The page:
Shutter speed — Aperture or F-stop — ISO

The rela­tion­ship between shut­ter speed, aper­ture size (f-stop) and ISO (sen­si­tiv­ity of the record­ing material).

The infor­ma­tion in the fol­low­ing sec­tions can be used as a pho­tog­ra­phy primer for any­one with any type of dig­i­tal or film cam­era. How­ever, in order to learn how to take cre­ative pho­tos, you must have a cam­era that you can con­trol. This means a cam­era with which you can choose the shut­ter speed, the f-stop and the ISO. Most dig­i­tal DSLR cam­eras or 35mm film cam­eras (Nikon, Canon, Minolta, Olym­pus Pen­tax etc.) can do this. Although an auto­matic point and shoot cam­era is use­ful for record­ing events, you don’t have as much con­trol over it. It is there­fore not a great cam­era for learn­ing photography.

not good


Shut­ter speed in photography

The shut­ter, is the part of the cam­era that opens and closes when you press the shut­ter release but­ton. While the shut­ter is open, the scene you’re tak­ing gets passed to the dig­i­tal sen­sor or film where it is recorded. The dura­tion of time that the shut­ter stays open is referred to as the shut­ter speed. Shut­ter speeds are some of the num­bers that you see in the viewfinder of most DSLR (Dig­i­tal Sin­gle Lens Reflex) cam­eras while you’re com­pos­ing your pic­ture. These num­bers range in value from as fast as 1/4000 of a sec­ond or more to as slow as 1 minute or more.The impor­tant thing to remem­ber AND THIS WILL QUICKLY DEVELOP INTO A THEME is that these num­bers work in a pre­cise and pre­dictable man­ner. Let’s say our cam­era meter tells us that the cor­rect expo­sure for our scene is F5.6(F-stop expla­na­tion com­ing up shortly) at 1/2 (of a sec­ond). This means that the next (full) shut­ter speed higher, 1 sec­ond, lets in two times as much light as 1/2 a sec­ond. The next speed, 2 sec­onds, lets in twice as much light as 1 sec­ond. This means that if the cam­era meter says 1 sec­ond, and we ON PURPOSE set the shut­ter speed to 2 sec­onds, extra light will hit the dig­i­tal sen­sor or  film and make the scene too light or over­ex­posed. If the meter says 1 sec­ond and we set it at 1/2 a sec­ond, not enough light will have passed to the dig­i­tal sen­sor or film and the scene will be too dark or underexposed.


An exam­ple of a string of full-unit shut­ter speed num­bers: 1/500, 1/250, 1/125, 1/60, 1/30, 1/15, 1/8, 1/4, 1/2, 1, 2, 4, 8, 15 sec­onds. A shut­ter speed of 1/2 a sec­ond lets in twice as much light as 1/4 of a sec­ond. But it lets in HALF as much light as 1 sec­ond. The rela­tion­ship is the same for every num­ber on the scale. 1/125 lets in twice as much light as 1/250 because it stays open for twice the length of time. It lets in HALF as much light as 1/60 because it closes more quickly. Shut­ter speed choice is depen­dent on the amount of avail­able light as well as mood you want to cre­ate. If you are tak­ing a pic­ture of a water­fall, a fast shut­ter speed like 1/500 of a sec­ond will freeze the scene, but a long shut­ter speed like 1 sec­ond will make the water blur into a soft stream. A good thing to know right up front is that most peo­ple can­not hold a cam­era (with a nor­mal lens [50mm]) steady enough to take a pic­ture at 1/30 of a sec­ond or slower (1/15, 1/8,1/4 etc.) This is because your hands are always mov­ing slightly. At 1/60 of a sec­ond or faster(unless you’re on a vibrat­ing train or in the mid­dle of an earth­quake) the shut­ter opens and closes fast enough to cap­ture the scene with­out blur. IF YOU ARE USING A ZOOM LENS HOWEVER, the camera’s lens is heav­ier,  bulkier and less sta­ble and you will need to use an even faster speed like 1/125 or 1/250 when hand hold­ing the cam­era. The rule of thumb is as fol­lows; 1/the focal length of the lens=the min­i­mum shut­ter speed to use. Using the zoom lens again, if the zoom is an 80-200mm your safest bet is to use 1/80 as the shut­ter speed at the 80mm end and 1/200 or faster at the 200mm end.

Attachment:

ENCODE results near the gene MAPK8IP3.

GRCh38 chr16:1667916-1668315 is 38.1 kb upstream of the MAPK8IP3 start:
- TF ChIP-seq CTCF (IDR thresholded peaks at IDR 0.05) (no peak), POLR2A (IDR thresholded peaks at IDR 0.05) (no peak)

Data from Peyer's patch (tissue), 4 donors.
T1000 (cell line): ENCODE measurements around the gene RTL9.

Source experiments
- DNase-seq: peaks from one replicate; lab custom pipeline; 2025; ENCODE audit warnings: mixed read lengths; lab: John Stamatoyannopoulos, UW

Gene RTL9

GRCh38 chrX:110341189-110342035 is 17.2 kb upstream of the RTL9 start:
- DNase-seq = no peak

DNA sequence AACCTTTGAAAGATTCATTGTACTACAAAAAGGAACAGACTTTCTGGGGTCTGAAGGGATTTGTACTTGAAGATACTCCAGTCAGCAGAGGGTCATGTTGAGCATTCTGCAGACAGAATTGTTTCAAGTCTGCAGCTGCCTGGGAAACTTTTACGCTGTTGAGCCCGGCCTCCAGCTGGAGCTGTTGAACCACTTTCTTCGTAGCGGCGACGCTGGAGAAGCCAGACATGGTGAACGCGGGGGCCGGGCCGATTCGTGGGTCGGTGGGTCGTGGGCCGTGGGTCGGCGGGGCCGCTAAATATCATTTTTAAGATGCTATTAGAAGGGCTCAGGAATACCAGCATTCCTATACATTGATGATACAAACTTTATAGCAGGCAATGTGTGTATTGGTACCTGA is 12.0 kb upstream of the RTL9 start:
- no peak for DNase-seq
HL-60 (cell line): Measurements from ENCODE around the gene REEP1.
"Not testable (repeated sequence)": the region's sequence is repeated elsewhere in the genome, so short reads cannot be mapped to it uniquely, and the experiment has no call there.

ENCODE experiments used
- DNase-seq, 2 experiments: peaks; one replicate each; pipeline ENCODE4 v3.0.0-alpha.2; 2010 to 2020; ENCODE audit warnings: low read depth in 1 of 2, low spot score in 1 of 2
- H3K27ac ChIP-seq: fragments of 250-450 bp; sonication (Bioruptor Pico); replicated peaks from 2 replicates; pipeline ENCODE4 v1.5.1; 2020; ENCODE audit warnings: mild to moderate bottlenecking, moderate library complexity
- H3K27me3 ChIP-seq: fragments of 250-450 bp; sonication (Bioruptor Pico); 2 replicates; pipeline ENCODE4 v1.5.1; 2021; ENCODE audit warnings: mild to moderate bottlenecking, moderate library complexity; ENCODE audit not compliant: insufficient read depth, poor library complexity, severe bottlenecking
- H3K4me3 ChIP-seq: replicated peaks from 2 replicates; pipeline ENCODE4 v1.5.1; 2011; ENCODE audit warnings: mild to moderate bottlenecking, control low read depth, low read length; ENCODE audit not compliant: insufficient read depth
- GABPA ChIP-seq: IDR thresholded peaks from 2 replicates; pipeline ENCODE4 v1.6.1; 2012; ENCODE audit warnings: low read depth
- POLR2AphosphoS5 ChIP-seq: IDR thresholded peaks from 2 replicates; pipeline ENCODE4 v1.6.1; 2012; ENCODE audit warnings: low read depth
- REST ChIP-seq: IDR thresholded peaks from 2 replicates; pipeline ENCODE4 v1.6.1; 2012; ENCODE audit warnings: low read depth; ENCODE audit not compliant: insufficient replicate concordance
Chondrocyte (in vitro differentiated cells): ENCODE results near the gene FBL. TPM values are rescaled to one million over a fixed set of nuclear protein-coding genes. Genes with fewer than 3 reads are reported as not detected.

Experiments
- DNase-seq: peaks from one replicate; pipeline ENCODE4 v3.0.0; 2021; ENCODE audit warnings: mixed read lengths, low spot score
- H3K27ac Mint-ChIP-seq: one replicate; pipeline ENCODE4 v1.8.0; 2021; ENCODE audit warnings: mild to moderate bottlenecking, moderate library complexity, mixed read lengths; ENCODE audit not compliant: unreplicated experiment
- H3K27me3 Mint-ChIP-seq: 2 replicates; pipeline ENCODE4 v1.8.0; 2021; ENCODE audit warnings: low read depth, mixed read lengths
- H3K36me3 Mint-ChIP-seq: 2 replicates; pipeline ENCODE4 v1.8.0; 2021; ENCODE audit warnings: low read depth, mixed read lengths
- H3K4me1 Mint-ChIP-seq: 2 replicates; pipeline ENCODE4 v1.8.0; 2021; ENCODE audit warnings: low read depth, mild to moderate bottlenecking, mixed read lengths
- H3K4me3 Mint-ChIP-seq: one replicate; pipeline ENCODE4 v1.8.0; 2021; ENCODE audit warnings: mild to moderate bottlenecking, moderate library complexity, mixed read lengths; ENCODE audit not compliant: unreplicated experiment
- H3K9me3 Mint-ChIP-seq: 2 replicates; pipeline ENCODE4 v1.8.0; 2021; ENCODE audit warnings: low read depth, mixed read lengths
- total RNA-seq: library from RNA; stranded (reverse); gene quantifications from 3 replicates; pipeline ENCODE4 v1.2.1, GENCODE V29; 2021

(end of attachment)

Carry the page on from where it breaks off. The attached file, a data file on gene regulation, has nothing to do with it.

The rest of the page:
These rules apply to hand hold­ing the cam­era. If you affix the cam­era to a tri­pod you can shoot pretty much as slow as you like because you are not mov­ing the cam­era. If the cam­era is on a tri­pod though, and you are shoot­ing a stand­ing per­son, THE SUBJECT IS MOVING SLIGHTLY. So a shut­ter speed of 1/60 of a sec­ond, regard­less of the cam­era lens used would be a safe bet. If the sub­ject is sit­ting still or lying down (mov­ing less) then you might try 1/30 of a sec­ond if the cam­era is on a tri­pod. What if you are tak­ing a pic­ture of a baloney sand­wich? Baloney sand­wiches don’t move (usu­ally). Then you may shoot 1/30, 1/15, 1/8 etc. But which one do you choose? NOW IT’S TIME TO TALK APERTURE SIZE AND DEPTH OF FIELD.

Faster shut­ter speeds(1/60, 1/125 and faster)will freeze a mov­ing sub­ject such as a danc­ing kit­ten. Slow shut­ter speeds(1/15, 1/8 and slower)will not freeze mov­ing sub­jects, and you can use this to your artis­tic advan­tage. Try tak­ing a pic­ture of mov­ing water and watch the beau­ti­ful blur­ring effect result.

Pages: 1 2